Hay que tener en cuenta que el caso de Ásmundsson no es único: desde que se publicó una traducción al inglés del Drácula de Ásmundsson en febrero del año pasado, un editor sueco ha descubierto que el primer traductor al sueco de la novela original cometió libertades similares en 1899, un año antes de la versión islandesa.


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I’m sorry we spoiled your Catalan vacation

Events Sunday in Barcelona filled me with sadness. Hundreds of foreign correspondents, who had been looking forward to a long day of calmly strolling down one of the nicest cities in Europe, had to endure the sad spectacle of police beating people in schools: hundreds reported bruises and inconveniences of various kinds, an old lady may have fallen down the stairs, a younger lady is telling everyone that some evil policeman twisted her fingers just for the fun of it and at least two people were sent to hospital in serious condition. Luckily, they are almost certainly out of it by now.

It’s all the sadder since it actually was a pretty nice day with warm weather, and God knows correspondents based in northern European cities like Brussels and London appreciate the chance to seeing the sun and having some time to enjoy the deservedly-well-known Catalan cuisine. The same goes for the over 50 million foreigners who visit Spain annually, many if not most passing through Barcelona, to take their mind off the worries and technocratic blandness of the places where they make their money, cities like Singapore, Beijing or New York. These people want to see a true European experience like the ones they have in Woody Allen movies, with picturesque sights, the right amount of diversity on the streets, good-looking Spanish girls with an accent; they want to relax on terrazas to ponder on the Mediterranean lifestyle and how nice of Europeans is to preserve their continent as a gigantic open-air museum of civilization for everyone else to enjoy. To all those inconvenienced foreigners, I say: I’m sorry we spoiled your vacation.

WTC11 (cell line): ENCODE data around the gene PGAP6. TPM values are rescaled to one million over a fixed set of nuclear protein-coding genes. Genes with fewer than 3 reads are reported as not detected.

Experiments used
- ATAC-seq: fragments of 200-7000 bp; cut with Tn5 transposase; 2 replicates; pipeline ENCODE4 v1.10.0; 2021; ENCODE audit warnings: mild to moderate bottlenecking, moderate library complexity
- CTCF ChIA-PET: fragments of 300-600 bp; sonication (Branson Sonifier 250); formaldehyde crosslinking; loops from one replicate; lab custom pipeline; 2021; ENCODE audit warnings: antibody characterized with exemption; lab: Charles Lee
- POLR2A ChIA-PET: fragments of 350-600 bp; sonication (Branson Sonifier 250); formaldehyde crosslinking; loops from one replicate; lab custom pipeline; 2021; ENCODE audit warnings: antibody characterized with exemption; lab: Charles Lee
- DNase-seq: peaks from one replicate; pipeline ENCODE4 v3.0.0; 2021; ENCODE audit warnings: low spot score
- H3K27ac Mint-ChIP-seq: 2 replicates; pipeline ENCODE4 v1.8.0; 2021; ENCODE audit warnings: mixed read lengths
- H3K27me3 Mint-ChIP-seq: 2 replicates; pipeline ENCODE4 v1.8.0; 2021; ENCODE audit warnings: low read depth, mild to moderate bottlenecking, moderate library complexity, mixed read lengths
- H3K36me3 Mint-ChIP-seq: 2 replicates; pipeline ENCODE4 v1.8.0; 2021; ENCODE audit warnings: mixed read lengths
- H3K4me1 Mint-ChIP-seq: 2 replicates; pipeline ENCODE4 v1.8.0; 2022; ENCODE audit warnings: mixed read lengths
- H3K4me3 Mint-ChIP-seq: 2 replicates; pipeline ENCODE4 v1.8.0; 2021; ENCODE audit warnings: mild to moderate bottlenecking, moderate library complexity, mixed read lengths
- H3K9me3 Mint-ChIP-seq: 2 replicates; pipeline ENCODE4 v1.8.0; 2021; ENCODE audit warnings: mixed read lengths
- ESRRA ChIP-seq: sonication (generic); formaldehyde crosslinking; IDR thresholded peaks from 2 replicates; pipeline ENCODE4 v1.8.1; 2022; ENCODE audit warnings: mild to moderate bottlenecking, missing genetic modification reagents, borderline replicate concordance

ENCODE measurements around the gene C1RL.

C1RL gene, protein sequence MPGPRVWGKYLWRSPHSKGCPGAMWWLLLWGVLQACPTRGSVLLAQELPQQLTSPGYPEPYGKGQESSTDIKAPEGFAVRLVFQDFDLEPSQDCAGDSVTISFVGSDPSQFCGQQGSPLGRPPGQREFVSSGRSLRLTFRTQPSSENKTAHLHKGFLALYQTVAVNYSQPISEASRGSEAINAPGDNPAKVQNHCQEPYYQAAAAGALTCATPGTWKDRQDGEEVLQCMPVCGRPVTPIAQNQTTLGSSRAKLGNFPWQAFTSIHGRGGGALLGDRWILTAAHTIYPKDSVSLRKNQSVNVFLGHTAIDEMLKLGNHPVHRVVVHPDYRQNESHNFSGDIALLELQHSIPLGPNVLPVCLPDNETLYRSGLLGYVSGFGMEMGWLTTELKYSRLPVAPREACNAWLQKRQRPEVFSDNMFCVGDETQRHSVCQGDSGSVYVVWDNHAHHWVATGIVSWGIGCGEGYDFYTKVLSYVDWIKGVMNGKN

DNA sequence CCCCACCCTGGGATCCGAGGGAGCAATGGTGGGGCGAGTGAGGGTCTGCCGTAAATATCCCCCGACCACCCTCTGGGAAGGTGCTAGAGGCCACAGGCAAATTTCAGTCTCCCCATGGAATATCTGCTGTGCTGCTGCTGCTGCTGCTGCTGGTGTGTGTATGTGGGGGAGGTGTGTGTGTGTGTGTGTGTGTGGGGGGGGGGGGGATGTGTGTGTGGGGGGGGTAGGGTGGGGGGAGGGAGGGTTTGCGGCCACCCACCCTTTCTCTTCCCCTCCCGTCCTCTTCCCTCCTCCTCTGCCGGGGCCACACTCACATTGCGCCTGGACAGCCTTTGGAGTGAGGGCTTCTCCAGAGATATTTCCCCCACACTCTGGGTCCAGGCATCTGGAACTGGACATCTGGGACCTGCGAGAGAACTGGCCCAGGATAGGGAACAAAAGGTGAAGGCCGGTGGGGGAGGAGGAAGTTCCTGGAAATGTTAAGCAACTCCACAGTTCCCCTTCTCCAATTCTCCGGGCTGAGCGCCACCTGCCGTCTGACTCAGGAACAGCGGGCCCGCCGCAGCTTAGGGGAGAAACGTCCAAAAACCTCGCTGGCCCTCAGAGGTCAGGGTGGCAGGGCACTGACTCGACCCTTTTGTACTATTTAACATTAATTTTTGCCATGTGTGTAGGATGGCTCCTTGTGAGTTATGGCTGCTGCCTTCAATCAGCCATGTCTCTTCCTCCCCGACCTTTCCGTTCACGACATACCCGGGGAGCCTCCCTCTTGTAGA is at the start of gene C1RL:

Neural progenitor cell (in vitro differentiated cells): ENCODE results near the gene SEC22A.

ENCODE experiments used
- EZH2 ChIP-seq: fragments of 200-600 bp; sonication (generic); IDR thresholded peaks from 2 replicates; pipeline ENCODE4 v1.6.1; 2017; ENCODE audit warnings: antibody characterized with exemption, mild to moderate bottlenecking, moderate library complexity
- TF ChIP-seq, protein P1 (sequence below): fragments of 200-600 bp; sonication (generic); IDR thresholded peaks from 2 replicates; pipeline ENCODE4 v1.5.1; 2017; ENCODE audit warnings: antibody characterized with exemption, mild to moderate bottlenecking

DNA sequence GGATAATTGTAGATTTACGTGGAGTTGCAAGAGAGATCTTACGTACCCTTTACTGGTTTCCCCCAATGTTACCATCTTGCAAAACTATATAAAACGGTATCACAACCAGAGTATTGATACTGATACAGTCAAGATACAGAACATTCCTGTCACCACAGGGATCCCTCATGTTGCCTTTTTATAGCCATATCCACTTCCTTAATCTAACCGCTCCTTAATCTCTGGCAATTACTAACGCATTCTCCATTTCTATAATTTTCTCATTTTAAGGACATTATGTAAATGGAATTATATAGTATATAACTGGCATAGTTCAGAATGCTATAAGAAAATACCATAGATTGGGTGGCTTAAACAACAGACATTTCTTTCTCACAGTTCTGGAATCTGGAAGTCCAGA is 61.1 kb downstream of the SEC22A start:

Nobody wants to see locals arguing in their confusing tongues about issues everyone else doesn’t really understand and totally doesn’t care about. That’s actually one of the reasons why the 5-year Catalan push for independence got pretty mediocre press overseas before: as far as foreigners were concerned, those people with their funny-looking flags, polite as they were (hey, it’s Europe, right?) were a bit bothersome, as they added an element of randomness and reality one doesn’t really appreciate during a short vacation with just enough time to see Gaudi’s masterpieces and spend an afternoon in the Nou Camp.

Now, it’s Spanish police getting the worst rap. See those pictures: people calmly, determinedly looking to vote in a referendum, using their grandmas and their 10-year old kids as human shields, and police actually responded. Police actually followed the orders set by Spanish courts, which were: stop this vote which has been deemed illegal, as it was convened under false pretences, with blatantly illegal steps, violating not only Spanish law but also specific Catalan regulations that set the parliament majority for changing the board of the local TV network at two thirds of the vote: more than the separatists had to go ahead and declare independence.